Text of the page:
|Statistics on cohousing usage and square footage requirements||<– Date –> <– Thread –>|
|From: Janey Harper (jkharpertelus.net)|
|Date: Mon, 24 May 2021 14:28:37 -0700 (PDT)|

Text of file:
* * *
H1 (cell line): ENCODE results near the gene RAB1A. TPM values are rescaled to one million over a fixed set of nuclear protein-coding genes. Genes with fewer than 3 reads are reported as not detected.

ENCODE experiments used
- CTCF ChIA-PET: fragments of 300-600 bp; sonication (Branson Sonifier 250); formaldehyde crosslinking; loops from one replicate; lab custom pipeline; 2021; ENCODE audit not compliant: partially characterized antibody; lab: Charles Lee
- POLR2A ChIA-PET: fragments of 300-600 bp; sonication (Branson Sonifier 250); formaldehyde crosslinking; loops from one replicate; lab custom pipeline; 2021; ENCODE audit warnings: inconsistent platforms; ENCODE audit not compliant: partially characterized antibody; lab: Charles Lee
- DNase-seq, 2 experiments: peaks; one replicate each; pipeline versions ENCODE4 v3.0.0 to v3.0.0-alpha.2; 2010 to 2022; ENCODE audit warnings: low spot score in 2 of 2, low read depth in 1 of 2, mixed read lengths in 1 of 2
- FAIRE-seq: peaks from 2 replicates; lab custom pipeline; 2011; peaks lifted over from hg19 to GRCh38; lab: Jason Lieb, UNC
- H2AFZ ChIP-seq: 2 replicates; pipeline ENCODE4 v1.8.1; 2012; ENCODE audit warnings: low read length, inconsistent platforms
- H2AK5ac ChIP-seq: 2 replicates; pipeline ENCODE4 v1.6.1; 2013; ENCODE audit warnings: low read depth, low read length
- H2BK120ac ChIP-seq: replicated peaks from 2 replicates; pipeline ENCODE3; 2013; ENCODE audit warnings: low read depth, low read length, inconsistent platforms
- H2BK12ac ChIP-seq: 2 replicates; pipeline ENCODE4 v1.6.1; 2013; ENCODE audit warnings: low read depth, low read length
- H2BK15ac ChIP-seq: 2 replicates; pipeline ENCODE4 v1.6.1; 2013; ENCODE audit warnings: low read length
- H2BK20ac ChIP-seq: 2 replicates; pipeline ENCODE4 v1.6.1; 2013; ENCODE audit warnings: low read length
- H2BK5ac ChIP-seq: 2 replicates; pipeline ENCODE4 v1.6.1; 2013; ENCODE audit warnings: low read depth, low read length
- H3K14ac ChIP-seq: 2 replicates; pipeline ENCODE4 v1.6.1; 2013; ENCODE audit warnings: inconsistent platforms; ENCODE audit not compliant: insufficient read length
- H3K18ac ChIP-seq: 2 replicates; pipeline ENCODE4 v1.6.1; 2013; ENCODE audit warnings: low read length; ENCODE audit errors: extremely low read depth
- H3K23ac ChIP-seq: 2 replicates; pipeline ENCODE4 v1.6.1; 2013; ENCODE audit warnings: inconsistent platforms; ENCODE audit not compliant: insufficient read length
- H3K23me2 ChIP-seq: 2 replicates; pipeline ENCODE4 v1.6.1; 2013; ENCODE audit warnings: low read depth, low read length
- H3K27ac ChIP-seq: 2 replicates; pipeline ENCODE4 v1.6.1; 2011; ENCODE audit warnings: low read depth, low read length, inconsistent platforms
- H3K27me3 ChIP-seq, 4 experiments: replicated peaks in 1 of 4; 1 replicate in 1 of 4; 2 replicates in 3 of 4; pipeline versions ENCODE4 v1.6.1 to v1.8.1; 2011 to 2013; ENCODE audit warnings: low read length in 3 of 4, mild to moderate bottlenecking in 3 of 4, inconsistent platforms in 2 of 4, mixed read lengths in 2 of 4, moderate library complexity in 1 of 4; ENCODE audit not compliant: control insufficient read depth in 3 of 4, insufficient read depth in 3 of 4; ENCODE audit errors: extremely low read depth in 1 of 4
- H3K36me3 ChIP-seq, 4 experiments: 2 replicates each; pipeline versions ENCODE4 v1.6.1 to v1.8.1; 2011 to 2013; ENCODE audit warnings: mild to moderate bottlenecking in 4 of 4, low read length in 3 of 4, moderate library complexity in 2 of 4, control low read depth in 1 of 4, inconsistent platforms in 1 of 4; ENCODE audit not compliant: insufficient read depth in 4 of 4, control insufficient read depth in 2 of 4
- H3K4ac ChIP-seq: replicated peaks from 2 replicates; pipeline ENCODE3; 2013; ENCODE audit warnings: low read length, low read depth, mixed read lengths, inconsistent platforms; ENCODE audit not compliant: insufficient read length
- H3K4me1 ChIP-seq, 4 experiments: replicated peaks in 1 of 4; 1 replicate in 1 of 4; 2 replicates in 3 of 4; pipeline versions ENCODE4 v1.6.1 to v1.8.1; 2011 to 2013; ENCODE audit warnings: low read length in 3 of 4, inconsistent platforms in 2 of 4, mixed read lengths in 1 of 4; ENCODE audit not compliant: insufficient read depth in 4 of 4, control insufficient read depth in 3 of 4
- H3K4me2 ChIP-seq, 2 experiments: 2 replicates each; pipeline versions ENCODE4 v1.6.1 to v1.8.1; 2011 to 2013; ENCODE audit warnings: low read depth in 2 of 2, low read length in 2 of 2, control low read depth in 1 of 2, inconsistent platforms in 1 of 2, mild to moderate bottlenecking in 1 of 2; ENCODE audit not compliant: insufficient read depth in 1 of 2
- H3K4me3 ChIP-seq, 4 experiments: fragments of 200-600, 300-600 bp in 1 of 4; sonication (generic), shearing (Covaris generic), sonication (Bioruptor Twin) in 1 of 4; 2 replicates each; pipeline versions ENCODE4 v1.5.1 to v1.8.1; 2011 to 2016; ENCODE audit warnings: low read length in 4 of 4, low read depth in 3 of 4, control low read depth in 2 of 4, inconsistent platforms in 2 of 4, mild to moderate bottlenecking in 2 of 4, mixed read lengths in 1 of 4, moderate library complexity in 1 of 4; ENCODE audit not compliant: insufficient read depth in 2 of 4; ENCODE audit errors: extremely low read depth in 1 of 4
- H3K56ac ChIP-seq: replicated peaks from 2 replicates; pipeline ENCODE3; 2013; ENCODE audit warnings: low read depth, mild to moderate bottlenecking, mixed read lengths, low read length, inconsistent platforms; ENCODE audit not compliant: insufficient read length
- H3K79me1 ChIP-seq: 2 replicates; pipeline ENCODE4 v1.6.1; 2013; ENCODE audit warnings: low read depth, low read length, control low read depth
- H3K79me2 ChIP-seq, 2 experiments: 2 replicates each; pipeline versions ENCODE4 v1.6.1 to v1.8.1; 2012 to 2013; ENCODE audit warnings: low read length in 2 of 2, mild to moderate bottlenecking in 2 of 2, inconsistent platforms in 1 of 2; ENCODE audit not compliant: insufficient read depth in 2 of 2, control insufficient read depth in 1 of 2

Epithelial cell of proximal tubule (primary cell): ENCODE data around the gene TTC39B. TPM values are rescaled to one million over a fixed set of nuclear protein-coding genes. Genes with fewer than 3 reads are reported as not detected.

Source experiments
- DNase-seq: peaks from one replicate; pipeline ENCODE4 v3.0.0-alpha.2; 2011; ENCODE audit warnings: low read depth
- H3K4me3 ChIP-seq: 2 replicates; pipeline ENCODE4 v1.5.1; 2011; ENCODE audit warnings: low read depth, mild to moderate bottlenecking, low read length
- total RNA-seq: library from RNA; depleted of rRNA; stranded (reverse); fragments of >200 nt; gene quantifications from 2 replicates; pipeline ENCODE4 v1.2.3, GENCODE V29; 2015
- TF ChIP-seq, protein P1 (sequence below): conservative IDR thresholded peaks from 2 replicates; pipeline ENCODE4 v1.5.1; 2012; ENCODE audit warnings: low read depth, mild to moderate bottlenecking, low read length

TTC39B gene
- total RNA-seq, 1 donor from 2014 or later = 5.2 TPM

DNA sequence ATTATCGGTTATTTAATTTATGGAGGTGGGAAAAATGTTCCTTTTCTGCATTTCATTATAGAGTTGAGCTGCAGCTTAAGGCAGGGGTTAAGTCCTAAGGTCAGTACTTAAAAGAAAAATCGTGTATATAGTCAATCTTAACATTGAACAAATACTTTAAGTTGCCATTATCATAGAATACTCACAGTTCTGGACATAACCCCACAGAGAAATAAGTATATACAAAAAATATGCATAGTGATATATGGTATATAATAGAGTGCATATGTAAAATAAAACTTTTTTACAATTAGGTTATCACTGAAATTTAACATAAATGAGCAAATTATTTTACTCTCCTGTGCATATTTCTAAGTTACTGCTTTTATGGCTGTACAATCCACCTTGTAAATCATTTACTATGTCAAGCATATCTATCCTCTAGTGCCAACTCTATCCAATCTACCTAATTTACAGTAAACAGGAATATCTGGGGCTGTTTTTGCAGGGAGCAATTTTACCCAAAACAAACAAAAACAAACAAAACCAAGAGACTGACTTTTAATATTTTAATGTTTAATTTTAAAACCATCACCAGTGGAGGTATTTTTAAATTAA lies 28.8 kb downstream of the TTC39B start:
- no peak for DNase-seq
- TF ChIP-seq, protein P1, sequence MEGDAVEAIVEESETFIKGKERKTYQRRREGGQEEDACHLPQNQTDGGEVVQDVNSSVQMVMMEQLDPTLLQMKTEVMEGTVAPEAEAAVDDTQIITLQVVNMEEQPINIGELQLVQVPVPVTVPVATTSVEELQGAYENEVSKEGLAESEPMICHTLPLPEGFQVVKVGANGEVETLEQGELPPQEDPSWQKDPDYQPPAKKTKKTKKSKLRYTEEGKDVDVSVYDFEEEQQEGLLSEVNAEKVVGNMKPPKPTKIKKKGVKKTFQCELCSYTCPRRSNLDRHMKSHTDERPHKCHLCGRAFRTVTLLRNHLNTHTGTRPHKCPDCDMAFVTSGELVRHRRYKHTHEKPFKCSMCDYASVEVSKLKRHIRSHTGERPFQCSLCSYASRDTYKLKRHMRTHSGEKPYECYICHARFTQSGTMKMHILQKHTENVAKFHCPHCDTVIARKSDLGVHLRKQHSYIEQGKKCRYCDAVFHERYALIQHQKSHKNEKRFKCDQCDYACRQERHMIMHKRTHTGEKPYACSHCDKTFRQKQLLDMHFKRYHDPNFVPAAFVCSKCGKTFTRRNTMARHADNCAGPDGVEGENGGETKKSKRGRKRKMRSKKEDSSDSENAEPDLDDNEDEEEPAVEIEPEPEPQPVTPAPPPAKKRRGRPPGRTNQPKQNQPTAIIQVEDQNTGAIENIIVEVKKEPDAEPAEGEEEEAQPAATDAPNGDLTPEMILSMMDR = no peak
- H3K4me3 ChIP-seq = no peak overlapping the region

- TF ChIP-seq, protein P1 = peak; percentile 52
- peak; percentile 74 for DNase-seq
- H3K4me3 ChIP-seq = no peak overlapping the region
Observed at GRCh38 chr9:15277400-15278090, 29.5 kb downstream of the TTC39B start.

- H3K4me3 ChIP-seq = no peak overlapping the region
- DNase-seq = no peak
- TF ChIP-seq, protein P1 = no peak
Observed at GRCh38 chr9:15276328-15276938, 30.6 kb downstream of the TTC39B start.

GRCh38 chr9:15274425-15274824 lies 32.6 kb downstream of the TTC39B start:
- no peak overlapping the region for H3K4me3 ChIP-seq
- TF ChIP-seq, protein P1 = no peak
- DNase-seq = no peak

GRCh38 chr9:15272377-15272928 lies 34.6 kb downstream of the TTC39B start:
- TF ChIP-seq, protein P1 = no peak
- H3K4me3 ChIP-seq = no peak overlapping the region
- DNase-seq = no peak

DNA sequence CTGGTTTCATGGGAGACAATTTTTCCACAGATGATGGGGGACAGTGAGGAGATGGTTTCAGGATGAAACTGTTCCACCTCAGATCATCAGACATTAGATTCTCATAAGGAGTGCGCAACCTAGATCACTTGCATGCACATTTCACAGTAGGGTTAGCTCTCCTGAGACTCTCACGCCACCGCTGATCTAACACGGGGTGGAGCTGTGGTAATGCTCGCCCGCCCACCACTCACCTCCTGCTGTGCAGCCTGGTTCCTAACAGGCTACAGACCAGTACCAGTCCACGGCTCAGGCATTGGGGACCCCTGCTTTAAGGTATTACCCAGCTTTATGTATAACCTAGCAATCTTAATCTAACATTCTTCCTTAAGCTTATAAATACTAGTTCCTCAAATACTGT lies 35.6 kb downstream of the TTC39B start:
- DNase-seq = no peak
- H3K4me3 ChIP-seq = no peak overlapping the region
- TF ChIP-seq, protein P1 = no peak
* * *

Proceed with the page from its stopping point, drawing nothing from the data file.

Thanks Sharon, for all information you shared below. It has affirmed my modus operandi: Plan for what you (think you) value and people will "participate in" that valued activity and use that space. Info about numbers of those participating regularly in meals, etc. very useful. Also affirmation of ensuring as much of the space as possible is flex space. Janey I agree with all the things Ann mentioned and the research of Rebecca Disbrow, except for one thing ? we have not had the experience that renting or allowing outside groups to use the CH has been felt as a good use of the CH or that it adds value even if it does add income. We allow any group who needs a space in an emergency, office retreats, occasional neighborhood meetings particularly large ones, etc. So the CH isn?t ?off limits? or strictly private but having a group there on a regular basis reduces the spontaneous use of the common house, adds complexity to maintenance and monitoring safety, and increases wear and tear. Members can reserve the space anytime for their outside events but we ask that repeated events be posted for objections. Having the living room used every Thursday night by any group ?gets old.? But it feels rather rich to have a place that we can offer for use. When a cohousing community is forming, they have always been allowed to meet here. > much the community kitchen/dining room/lounge area REALLY gets used in > cohousing communities. This is an area where planning might lead reality ? if the community wants the kitchen to be a center of activity then planning it that way will eventually produce it. We didn?t have an active weekly meal for the first few years, then we had 1, then 1 meal and a brunch. Use really took off when people moved in who liked to cook and used the kitchen for baking on Saturday morning and left cookies on the counter. And who wanted to cook for more meals. The cooking gave them energy. So things change and can be changed. > my goal is a K/DR/L space large enough to allow for the entire > community to be together in comfort for meals 3-4x a week, and for all > other whole community gatherings. We're guessing a population of > 40-50. Katie?s community has a very active meal program and says about 1/3 of the community will appear at any one meal. And the more meals you have the fewer that will be at any one meal. If you only have one a week, more than 1/3 might attend. Our largest meals are celebrations or special dinners of one kind or another ? Chili Cook-off, Pesto Festo, Pi Day, etc. We bought 50 chairs when we moved in and they are mostly used but we rarely run out of chairs except at the largest meals maybe 1-2 times a year. People spread out onto soft furniture with no tables. We average about 80 people in residence including the children. We?ve never talked about needing more chairs inside. > My designer/developer is suggesting that 1200 square feet is adequate > for the K/DR/L common amenities space (+ bathroom). I?m not a good estimator of SF at the scale of the CH but one piece of advice is to keep the space flexible and let uses develop. We had a music room at first because we had a composer who wanted to use it and others who did or wanted to practice instruments there. The composer found that the room was too noisy to compose there and of course all those other people forgot about their instruments. And when we wanted to do a sing-a-long, the room was too small. It became a ?game room? used by mostly teens for Wii, TV, video games, and a meeting room in the evening for teams. Now it is on its way to becoming a homework and quiet hangout room. The key to attracting households with or wanting children is to have a kids room whether you have any children or not. Unless parents and potential parents can see it, they won?t believe it. And they are wise because it is very hard to get space uses changed once they are working well for something else. And to get the money approved to make the changes for that first child. I think we need a question that evaluates the importance of the room to each resident, or potential importance. People say build for what people are actually doing, not what they want to be doing. I think that is only half right. The real value is on the facilities that are very important to the people they are important to. I like living in a community where people are using the workshop and the exercise room whether I ever use them or not. And the workshop does benefit the general maintenance and repair of the CH and other activities. Maybe measuring the dream is not a waste of time or money, even if the dream doesn?t come true right away. Dreams give people energy and hope. I?m sure every person enjoyed looking at the drum set in the music room even if only 2 teens ever touched it.
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